For over 50 years, there was only a single "app" for TV viewers. The sole function of that app—the cable or satellite company—was to stream premium video content. The facts of yesterday’s TV viewing no longer hold. There are now many TV viewing apps available. Enter "the appification of TV."
The problem with brand value is simple: no one agrees on it. The GE brand value, for example, in 2011, was variously estimated to be worth $30.5B, $42.8B, and $50.3B by different valuation services. So if valuations vary so wildly, how can CMOs and CFOs begin to understand the value they deliver with their marketing spending?
Today, a company’s reputation is increasingly recognized as a business asset that is central to maintaining and growing business value. Despite this recognition, however, corporate competencies around reputation measurement often lag. So “How do you measure corporate reputation?”
The ad industry has always been consumed with the latest trends. This should be no surprise, given that marketers and their agencies spend the better part of their days trying to create them. But nothing in advertising has generated more buzz in recent months than programmatic buying. Buying ad inventory more efficiently by applying rules to technology-enabled, automated purchases has marketers salivating.
Successful companies in the private sector have gained deep insight into consumer psychology and individual and collective decision-making. Public policy leaders and program managers can make use of these insights to improve significantly the likelihood of success in achieving their policy goals.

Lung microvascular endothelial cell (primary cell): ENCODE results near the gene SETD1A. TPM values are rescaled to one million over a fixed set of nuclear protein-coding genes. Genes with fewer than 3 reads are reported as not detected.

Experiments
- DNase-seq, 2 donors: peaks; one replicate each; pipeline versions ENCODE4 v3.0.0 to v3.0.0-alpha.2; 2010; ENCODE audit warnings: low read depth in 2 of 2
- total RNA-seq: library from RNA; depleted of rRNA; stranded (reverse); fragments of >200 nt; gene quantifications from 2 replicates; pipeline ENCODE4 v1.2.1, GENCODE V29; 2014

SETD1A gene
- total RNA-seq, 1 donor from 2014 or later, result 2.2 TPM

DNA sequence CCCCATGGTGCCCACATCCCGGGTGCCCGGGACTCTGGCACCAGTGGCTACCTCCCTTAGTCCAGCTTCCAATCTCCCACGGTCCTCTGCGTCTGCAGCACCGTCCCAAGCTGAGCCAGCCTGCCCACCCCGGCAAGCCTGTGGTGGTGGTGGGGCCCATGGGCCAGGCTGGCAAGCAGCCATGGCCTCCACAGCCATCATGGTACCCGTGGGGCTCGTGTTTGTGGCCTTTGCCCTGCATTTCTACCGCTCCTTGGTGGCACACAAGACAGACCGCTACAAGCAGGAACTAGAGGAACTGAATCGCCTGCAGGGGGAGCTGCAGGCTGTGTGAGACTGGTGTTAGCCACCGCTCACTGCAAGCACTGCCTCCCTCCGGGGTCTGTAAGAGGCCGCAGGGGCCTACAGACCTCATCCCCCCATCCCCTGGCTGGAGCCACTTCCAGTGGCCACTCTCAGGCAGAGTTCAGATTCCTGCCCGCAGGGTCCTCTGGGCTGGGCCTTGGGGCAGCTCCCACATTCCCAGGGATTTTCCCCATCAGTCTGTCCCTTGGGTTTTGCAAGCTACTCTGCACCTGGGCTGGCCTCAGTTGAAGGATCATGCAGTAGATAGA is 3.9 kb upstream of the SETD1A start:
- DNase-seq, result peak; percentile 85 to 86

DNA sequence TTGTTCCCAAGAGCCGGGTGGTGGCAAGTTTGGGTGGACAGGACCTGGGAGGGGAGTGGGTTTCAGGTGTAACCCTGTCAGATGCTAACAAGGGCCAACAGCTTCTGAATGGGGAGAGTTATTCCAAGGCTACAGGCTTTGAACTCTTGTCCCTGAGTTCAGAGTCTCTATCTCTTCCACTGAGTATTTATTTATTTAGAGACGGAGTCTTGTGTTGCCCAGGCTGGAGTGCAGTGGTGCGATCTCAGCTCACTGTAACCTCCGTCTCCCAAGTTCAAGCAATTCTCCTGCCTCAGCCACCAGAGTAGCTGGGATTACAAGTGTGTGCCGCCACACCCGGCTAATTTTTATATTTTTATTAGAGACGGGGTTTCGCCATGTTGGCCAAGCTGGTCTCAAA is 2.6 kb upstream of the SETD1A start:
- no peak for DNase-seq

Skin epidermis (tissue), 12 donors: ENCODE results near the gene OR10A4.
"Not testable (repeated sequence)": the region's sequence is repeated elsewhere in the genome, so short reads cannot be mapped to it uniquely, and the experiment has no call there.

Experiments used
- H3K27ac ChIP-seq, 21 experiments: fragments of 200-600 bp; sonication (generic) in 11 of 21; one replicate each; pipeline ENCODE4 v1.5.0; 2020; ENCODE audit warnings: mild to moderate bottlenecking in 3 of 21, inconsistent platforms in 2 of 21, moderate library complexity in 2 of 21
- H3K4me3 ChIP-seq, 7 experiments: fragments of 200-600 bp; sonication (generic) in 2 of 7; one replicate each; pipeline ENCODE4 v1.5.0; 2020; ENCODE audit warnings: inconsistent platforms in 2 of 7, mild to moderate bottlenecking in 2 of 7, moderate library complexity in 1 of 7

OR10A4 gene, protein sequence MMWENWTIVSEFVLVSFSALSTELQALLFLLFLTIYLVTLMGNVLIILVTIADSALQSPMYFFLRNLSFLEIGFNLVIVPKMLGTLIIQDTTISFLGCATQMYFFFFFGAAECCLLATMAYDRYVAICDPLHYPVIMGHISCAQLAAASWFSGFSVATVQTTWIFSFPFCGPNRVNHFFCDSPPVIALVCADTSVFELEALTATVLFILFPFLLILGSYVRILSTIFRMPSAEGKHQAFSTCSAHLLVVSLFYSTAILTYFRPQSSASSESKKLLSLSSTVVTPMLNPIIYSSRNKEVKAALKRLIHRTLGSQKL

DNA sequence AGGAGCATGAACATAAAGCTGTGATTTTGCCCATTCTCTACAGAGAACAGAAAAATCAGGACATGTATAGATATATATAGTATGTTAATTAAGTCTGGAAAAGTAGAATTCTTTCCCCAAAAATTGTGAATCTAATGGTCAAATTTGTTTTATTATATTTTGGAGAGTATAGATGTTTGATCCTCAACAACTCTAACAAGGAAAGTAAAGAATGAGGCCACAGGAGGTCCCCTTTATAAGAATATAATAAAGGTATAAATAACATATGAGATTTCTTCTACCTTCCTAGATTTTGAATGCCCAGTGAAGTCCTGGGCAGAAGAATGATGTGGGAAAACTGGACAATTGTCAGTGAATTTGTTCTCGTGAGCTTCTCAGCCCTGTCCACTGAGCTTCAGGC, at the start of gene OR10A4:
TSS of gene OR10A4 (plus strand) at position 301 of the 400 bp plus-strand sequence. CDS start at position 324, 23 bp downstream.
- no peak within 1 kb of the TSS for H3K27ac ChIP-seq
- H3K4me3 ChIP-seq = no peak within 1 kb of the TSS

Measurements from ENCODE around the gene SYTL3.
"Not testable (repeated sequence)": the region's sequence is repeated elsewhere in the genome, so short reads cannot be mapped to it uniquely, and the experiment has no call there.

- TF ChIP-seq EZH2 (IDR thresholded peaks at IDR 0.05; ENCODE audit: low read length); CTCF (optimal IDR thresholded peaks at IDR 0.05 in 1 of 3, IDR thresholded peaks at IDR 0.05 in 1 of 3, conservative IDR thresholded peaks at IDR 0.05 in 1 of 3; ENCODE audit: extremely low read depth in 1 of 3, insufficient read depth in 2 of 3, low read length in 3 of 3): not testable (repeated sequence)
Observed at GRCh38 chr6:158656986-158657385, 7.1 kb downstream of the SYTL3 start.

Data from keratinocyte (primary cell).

Consumers across the Asia Pacific region are willing to put their wallets where their hearts are when it comes to buying goods and services from companies committed to social and environmental responsibility. Learn how you can develop clear and actionable social strategies for your brand which support the causes your consumers care about most.
While the notion of gender equality—the view that men and women deserve equal treatment—should be a universal human right, the majority of us around the world don’t actually believe that the sexes are treated the same. And when making financial, technological and retail decisions, men and women are thinking differently.
The latest Global Survey of Consumer Confidence shows that while typhoon Yolanda has dampened confidence in the fourth quarter of 2013, with consumer confidence declining three points to 114, the Philippines is still home to one of the world’s most optimistic consumers.
Smartphone penetration in Asia Pacific has continued to see exponential growth in recent years, and in a number of markets is approaching saturation point and surpassing penetration in the US and many European nations.
A look at how consumers are responding to the challenges of ensuring financial security reveals that while 83 percent of Filipino respondents believe they will achieve all their financial goals for the future, only 30 percent are confident that their current planning will be enough. At the same time, 53 percent say they will need to closely monitor and adjust investments from time to time in order to best meet their financial expectations.